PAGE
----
The Republican contest to take on Democratic U.S. Rep. Jared Golden has narrowed again. And COVID-19 is at least partly to blame.
State Rep. Mike Perkins of Oakland announced this week that he is dropping out of the Republican primary for Maine’s 2nd Congressional District and will instead run for a vacant Maine Senate seat. In media interviews, Perkins said he decided to scale back his plans after nearly losing a battle with COVID-19.
Perkins told the Lewiston Sun Journal that he was so sick in the ICU that, at one point, doctors told his wife that he might not make it. Perkins’ wife was also extremely ill with COVID-19 at the time, but both are now recovering. Perkins had previously said that his doctor had recommended against receiving a COVID-19 vaccine based on a recent bout with Bell’s palsy.
Perkins’ withdrawal leaves four candidates (officially, at least) in the Republican primary.
The presumed frontrunner is former U.S. Rep. Bruce Poliquin, who has already received support from the national Republican Party in his rematch against Golden. Poliquin served two terms in Washington before losing to Golden in 2018 after a ranked-choice runoff.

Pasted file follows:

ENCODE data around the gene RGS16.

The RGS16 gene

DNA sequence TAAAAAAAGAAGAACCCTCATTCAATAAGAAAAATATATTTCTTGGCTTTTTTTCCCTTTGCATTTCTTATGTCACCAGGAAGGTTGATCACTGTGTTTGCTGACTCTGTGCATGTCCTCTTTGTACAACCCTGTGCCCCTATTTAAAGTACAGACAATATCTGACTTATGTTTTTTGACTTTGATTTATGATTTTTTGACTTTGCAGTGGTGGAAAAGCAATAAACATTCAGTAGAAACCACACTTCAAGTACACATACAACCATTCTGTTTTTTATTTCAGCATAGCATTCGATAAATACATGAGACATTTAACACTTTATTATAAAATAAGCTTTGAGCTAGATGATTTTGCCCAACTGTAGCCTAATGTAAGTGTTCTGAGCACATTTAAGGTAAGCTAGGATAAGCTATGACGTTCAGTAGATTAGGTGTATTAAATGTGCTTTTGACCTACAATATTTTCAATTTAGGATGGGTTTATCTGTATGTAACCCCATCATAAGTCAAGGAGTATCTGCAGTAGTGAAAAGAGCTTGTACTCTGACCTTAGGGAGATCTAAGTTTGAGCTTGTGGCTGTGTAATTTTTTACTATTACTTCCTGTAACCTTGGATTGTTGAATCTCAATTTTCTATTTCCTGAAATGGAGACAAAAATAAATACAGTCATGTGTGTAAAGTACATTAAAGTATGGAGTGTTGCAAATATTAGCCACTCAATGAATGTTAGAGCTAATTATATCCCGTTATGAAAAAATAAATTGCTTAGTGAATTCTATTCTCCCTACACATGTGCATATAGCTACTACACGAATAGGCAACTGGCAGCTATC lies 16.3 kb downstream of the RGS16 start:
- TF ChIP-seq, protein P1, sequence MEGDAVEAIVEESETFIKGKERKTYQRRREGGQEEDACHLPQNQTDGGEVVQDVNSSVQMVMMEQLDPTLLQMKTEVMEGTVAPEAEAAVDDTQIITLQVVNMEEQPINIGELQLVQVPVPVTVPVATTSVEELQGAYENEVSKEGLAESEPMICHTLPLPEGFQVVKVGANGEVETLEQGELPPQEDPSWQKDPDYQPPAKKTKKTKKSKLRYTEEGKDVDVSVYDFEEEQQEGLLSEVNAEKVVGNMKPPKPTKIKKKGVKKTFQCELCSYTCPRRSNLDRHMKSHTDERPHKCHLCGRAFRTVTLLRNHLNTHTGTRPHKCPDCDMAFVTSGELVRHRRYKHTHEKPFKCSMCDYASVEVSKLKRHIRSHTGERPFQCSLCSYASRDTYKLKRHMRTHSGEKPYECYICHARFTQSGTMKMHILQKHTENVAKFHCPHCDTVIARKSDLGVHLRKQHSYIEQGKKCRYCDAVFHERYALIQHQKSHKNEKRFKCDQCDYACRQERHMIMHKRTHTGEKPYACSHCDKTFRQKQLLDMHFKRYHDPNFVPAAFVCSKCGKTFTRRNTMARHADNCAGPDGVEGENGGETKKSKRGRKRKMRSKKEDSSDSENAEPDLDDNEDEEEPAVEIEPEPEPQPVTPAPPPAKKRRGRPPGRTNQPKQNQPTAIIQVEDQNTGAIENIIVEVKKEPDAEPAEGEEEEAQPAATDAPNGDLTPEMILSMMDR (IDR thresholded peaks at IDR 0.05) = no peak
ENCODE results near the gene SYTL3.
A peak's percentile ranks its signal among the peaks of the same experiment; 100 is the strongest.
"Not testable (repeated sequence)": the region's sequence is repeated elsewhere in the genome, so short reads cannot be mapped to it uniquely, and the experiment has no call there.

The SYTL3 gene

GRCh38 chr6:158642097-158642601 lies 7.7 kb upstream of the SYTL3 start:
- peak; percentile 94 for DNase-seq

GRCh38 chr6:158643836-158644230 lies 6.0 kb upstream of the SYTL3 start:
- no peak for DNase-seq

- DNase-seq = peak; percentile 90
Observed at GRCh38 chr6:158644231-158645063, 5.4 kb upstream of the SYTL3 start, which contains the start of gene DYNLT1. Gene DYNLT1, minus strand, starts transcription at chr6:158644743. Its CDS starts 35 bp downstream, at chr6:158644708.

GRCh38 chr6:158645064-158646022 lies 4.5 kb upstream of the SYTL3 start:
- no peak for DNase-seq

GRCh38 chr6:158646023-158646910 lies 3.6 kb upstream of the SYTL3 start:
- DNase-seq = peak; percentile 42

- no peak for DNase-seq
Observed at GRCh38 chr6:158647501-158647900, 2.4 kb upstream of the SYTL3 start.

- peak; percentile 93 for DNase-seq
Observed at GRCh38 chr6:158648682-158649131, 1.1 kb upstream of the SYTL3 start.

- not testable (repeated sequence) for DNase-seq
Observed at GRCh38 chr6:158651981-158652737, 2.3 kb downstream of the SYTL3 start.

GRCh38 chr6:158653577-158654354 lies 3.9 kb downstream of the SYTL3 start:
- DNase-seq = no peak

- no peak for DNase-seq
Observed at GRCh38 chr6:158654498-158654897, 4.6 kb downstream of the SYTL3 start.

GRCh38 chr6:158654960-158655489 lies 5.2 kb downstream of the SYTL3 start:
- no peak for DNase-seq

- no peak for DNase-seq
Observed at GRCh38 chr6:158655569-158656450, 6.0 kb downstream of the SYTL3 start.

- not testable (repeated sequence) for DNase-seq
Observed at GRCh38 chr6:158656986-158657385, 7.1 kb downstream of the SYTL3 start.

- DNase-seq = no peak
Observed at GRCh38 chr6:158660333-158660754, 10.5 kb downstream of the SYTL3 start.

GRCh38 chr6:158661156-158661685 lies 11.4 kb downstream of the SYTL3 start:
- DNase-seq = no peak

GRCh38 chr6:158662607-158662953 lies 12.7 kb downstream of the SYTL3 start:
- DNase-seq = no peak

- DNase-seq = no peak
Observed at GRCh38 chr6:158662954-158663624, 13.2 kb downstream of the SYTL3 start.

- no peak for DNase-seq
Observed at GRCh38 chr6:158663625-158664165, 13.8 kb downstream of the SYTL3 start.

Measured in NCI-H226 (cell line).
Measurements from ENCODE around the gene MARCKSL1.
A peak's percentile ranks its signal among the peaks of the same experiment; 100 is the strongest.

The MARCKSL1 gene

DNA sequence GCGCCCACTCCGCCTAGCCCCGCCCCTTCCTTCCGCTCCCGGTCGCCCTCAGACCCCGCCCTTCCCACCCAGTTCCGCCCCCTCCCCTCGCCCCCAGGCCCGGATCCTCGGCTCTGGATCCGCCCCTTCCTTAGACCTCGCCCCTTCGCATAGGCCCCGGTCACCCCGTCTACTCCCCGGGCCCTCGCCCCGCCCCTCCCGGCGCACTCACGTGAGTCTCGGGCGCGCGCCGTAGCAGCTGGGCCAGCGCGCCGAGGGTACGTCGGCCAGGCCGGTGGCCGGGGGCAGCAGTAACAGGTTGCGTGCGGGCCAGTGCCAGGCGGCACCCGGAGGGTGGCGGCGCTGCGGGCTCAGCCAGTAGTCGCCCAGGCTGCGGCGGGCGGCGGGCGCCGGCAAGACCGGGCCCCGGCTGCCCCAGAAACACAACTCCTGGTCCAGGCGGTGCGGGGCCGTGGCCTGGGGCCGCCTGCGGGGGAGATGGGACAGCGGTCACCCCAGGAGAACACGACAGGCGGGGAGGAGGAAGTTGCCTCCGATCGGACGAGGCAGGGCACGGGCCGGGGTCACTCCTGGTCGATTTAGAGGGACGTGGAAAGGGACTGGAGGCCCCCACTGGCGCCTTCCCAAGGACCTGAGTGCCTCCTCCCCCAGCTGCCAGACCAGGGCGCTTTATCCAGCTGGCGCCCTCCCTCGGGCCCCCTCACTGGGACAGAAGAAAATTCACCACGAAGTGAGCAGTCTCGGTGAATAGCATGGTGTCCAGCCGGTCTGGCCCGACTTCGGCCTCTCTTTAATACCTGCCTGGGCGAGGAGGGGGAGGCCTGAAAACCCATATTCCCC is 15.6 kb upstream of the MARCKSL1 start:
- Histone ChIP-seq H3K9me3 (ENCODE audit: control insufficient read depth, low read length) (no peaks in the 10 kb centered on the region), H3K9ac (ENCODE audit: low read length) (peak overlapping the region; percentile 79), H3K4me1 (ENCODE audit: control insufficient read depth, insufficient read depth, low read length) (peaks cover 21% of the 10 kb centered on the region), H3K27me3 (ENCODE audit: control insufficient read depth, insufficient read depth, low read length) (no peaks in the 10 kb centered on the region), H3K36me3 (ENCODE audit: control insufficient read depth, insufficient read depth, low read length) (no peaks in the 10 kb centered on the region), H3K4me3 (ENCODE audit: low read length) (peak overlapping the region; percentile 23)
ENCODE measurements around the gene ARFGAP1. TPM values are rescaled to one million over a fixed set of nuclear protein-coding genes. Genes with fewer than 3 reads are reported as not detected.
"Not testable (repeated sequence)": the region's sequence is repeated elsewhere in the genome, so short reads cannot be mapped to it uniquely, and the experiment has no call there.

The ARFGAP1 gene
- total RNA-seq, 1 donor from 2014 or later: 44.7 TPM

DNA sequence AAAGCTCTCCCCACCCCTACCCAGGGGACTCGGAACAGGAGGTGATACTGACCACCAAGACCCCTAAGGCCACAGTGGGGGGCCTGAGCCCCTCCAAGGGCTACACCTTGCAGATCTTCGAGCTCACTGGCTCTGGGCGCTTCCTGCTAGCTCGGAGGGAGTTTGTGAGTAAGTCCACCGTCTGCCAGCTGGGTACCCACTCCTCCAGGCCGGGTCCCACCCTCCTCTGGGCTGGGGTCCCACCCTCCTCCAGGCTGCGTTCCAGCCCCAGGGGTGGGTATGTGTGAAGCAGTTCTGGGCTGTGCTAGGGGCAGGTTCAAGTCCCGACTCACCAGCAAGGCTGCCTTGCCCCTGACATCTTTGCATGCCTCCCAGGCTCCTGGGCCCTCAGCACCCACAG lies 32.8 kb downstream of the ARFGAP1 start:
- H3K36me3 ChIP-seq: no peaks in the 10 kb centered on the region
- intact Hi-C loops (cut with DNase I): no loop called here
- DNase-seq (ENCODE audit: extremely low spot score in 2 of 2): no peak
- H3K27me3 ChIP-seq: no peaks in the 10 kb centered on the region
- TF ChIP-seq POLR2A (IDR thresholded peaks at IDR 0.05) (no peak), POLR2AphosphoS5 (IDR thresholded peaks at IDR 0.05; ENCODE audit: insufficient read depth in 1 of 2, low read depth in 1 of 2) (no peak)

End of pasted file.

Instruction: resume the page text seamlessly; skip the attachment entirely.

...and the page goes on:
But the number of Republicans challenging Poliquin in the June primary — not to mention Perkins’ reference to him as “Little Brucey Poliquin” — shows discontent within GOP ranks toward the former congressman, a wealthy investment banker.
Liz Caruso of Caratunk arguably has the highest profile among the other candidates. She was a vocal opponent of Central Maine Power’s transmission line corridor through western Maine and served as one of the spokespeople for the Question 1 referendum campaign to block the corridor.
Garret Swazey of Bangor joined the race earlier this month. And veteran Sean Joyce of Newburgh announced his candidacy in October. While Caruso is the first selectman in the small town of Caratunk, neither Swazey nor Joyce appear to have held political office before.
For his part, Perkins told the Sun Journal that he doesn’t plan to endorse Poliquin or anyone else in the CD2 primary.
“I don’t want to piss off little Brucey Poliquin,” Perkins said. “But he has a hard run.”
Perkins plans to run for the District 16 seat in the Maine Senate. Republican Sen. Scott Cyrway is term-limited from seeking a fifth consecutive term representing the district, which includes the towns of Albion, Benton, Clinton, Unity, Waterville, Winslow and Fairfield.
The approaching holidays will result in some changes to the Pulse schedule this week and next week.
There will be no podcast this week, but we’ll be back next week with the podcast posting Thursday afternoon instead of Friday. Next week’s broadcast excerpt of the Pulse will air Friday during Morning Edition instead of its usual time slot during All Things Considered at 5:35 p.m.
Happy holidays to everyone and stay safe out there.
Click here to subscribe to Maine's Political Pulse Newsletter, sent to your inbox on Friday mornings.